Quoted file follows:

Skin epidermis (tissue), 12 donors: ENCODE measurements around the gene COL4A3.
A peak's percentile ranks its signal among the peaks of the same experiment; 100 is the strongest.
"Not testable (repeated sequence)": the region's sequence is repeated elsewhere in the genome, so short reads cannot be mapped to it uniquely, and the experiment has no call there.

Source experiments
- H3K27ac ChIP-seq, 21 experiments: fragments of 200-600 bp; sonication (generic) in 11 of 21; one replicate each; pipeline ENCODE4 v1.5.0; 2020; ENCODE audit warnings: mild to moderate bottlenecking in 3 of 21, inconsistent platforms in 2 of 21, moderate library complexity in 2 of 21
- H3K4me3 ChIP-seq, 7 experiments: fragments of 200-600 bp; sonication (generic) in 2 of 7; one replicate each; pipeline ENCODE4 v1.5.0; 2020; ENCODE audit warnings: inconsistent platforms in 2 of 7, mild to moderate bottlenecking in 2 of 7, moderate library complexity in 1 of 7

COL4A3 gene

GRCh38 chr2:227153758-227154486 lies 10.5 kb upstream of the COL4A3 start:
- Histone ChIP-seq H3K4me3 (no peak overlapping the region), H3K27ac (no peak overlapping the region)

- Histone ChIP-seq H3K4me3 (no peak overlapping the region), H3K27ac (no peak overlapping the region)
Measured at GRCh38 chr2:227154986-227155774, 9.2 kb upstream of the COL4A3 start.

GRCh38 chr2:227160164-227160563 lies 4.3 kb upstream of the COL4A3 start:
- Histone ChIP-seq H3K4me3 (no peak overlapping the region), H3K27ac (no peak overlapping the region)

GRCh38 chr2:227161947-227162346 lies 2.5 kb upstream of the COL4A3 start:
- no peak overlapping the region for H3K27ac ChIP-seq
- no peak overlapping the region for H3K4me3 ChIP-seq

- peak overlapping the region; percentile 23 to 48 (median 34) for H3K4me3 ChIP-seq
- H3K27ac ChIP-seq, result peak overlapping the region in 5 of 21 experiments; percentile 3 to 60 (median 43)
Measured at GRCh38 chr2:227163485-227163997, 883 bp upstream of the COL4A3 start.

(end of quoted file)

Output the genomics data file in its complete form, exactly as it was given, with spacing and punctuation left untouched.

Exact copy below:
Skin epidermis (tissue), 12 donors: ENCODE measurements around the gene COL4A3.
A peak's percentile ranks its signal among the peaks of the same experiment; 100 is the strongest.
"Not testable (repeated sequence)": the region's sequence is repeated elsewhere in the genome, so short reads cannot be mapped to it uniquely, and the experiment has no call there.

Source experiments
- H3K27ac ChIP-seq, 21 experiments: fragments of 200-600 bp; sonication (generic) in 11 of 21; one replicate each; pipeline ENCODE4 v1.5.0; 2020; ENCODE audit warnings: mild to moderate bottlenecking in 3 of 21, inconsistent platforms in 2 of 21, moderate library complexity in 2 of 21
- H3K4me3 ChIP-seq, 7 experiments: fragments of 200-600 bp; sonication (generic) in 2 of 7; one replicate each; pipeline ENCODE4 v1.5.0; 2020; ENCODE audit warnings: inconsistent platforms in 2 of 7, mild to moderate bottlenecking in 2 of 7, moderate library complexity in 1 of 7

COL4A3 gene

GRCh38 chr2:227153758-227154486 lies 10.5 kb upstream of the COL4A3 start:
- Histone ChIP-seq H3K4me3 (no peak overlapping the region), H3K27ac (no peak overlapping the region)

- Histone ChIP-seq H3K4me3 (no peak overlapping the region), H3K27ac (no peak overlapping the region)
Measured at GRCh38 chr2:227154986-227155774, 9.2 kb upstream of the COL4A3 start.

GRCh38 chr2:227160164-227160563 lies 4.3 kb upstream of the COL4A3 start:
- Histone ChIP-seq H3K4me3 (no peak overlapping the region), H3K27ac (no peak overlapping the region)

GRCh38 chr2:227161947-227162346 lies 2.5 kb upstream of the COL4A3 start:
- no peak overlapping the region for H3K27ac ChIP-seq
- no peak overlapping the region for H3K4me3 ChIP-seq

- peak overlapping the region; percentile 23 to 48 (median 34) for H3K4me3 ChIP-seq
- H3K27ac ChIP-seq, result peak overlapping the region in 5 of 21 experiments; percentile 3 to 60 (median 43)
Measured at GRCh38 chr2:227163485-227163997, 883 bp upstream of the COL4A3 start.